Darling Companion became one of the most gratifying filmmaking experiences I've ever had.
-- Lawrence Kasdan
About the Production
Darling Companion reunites Director Lawrence Kasdan with longtime filmmaking colleagues, showcases an ensemble of characters portrayed by some of his favorite actors, catches some acclaimed behind-the-camera talent on a career upswing, and introduces another whole category of leading player to the Kasdan opus: the charismatic non-human.
Call out the Hounds
"We wanted a mixed breed to play Freeway," says Meg Kasdan, Co-Writer with husband Lawrence of the Darling Companion script, which was based on their own experience loving, losing, searching for and finding their beloved shelter mutt Mac in the High Rockies. "We're prejudiced, of course, but we think mutts are the best dogs. Our Freeways -- really played by two dogs -- are consummate professionals, and their trainers are, too."
Kasey, a multi-colored Collie mix, and Kuma, his Aussie mix understudy, are seasoned animal actors who came to the production through "Good Dog Animals," run by professional trainers Guin Dill and Steve Solomon.
Kasey and Kuma have life stories to rival Freeway's: they were both spotted in shelters by trainers who recognized the right personalities, smarts, and charisma for great onscreen canines. Kasey had been abandoned in the desert, found with an old rope embedded into his neck (he still bears a scar). He was found in the Las Vegas shelter while his trainer was on a shoot there.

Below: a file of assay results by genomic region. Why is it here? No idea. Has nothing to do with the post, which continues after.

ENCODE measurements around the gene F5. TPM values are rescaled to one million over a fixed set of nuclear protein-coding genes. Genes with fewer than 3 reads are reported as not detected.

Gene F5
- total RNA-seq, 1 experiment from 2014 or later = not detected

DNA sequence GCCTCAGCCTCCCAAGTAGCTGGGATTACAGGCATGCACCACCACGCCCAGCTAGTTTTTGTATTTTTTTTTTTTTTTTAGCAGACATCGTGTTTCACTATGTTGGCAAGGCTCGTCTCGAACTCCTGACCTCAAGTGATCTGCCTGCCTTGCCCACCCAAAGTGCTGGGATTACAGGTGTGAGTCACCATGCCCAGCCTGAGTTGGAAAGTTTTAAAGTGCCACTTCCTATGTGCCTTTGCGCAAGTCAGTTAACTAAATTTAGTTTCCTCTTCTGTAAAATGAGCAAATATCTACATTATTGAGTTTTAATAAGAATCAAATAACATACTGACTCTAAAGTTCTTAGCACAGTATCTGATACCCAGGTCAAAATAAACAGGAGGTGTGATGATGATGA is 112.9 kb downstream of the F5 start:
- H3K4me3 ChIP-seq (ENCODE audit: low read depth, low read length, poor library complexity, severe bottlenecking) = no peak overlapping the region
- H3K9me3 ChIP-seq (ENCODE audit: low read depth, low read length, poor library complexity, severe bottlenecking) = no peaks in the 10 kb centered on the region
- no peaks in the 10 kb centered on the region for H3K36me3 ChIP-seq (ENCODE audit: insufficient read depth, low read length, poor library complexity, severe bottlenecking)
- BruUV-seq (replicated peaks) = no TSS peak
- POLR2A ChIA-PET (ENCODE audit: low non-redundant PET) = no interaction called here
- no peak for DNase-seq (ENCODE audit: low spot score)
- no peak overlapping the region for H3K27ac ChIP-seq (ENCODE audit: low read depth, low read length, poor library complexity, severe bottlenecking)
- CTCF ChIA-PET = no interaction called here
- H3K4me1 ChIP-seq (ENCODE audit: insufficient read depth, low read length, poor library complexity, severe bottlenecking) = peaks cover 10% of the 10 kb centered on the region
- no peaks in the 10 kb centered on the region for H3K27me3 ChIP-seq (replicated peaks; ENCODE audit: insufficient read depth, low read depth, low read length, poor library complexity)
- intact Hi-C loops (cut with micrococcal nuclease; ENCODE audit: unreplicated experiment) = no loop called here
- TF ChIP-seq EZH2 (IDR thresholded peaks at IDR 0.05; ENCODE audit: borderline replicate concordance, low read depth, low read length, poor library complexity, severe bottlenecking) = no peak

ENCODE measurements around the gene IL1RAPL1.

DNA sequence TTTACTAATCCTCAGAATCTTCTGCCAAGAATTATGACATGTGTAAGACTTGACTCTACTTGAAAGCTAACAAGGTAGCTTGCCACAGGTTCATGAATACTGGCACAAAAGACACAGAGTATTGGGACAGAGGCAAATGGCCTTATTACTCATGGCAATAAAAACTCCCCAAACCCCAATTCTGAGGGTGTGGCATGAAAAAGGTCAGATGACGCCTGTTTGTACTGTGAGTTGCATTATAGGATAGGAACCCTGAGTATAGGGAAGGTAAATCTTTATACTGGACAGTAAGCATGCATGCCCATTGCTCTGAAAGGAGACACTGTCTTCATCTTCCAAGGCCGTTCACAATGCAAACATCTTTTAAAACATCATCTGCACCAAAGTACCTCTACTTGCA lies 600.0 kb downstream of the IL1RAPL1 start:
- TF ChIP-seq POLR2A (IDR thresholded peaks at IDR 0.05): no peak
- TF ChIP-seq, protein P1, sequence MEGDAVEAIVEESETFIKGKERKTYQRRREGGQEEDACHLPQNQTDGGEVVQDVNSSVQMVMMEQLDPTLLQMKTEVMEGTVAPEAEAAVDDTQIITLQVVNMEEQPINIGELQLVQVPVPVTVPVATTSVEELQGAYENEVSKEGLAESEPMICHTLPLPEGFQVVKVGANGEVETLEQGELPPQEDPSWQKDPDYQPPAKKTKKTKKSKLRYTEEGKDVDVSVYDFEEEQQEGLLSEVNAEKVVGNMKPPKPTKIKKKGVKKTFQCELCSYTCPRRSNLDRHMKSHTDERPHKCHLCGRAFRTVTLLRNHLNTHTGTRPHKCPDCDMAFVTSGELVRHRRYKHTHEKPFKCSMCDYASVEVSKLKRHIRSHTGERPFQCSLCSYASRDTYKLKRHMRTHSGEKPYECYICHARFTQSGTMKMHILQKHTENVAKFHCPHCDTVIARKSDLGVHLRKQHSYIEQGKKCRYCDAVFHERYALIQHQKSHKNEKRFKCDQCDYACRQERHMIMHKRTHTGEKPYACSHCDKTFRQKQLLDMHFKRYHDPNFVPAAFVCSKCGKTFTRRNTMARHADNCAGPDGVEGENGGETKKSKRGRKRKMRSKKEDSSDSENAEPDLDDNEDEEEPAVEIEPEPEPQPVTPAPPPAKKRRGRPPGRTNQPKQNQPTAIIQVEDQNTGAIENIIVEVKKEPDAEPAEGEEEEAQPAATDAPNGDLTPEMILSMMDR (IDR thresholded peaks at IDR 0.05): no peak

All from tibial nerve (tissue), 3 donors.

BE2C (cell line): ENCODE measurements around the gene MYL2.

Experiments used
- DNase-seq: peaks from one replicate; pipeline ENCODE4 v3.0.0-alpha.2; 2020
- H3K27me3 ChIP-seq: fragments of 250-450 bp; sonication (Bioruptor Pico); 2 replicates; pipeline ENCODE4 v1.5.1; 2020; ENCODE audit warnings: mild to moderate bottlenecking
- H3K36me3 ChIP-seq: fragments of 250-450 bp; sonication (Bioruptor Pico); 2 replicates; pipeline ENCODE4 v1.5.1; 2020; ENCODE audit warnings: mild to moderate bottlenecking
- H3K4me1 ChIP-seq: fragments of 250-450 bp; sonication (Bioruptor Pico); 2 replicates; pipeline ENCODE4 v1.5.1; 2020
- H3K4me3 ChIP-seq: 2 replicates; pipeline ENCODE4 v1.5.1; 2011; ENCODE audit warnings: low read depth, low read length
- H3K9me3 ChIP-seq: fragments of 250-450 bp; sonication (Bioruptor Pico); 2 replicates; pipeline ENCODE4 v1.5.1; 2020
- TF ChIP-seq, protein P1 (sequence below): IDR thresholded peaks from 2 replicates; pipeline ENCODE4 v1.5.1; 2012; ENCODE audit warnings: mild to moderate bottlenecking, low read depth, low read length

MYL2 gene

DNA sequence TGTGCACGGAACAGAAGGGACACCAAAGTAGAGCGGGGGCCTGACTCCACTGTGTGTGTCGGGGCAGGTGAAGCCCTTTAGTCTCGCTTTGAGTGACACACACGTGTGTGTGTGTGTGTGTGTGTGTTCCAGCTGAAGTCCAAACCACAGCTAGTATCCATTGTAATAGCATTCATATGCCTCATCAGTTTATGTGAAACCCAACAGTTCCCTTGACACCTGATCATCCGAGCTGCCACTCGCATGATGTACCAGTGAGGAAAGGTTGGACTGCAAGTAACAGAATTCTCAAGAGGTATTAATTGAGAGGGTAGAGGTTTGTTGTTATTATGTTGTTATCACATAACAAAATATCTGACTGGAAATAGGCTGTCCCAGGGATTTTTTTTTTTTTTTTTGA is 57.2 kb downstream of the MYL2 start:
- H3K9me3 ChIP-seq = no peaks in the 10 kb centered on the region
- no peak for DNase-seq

Kuma was adopted from the South L.A. shelter when he was a just a young puppy. The Kasdans had also adopted their cattle-dog mix, Mac, from an L.A. shelter.
Real Life and Reel Life
The filmmakers took their inspiration not only from Mac's three-week long lost-and-found epic [see Director's Statement], but also from Meg's sister's dramatic real-life rescue of a dog on the side of a Detroit freeway. "She pulled over and scrambled up the embankment, just like Diane in the movie. It's amazing how the instinct to protect an animal can galvanize you," says Meg Kasdan. Her sister named the dog Freeway, and the name stuck to the movie's canine character.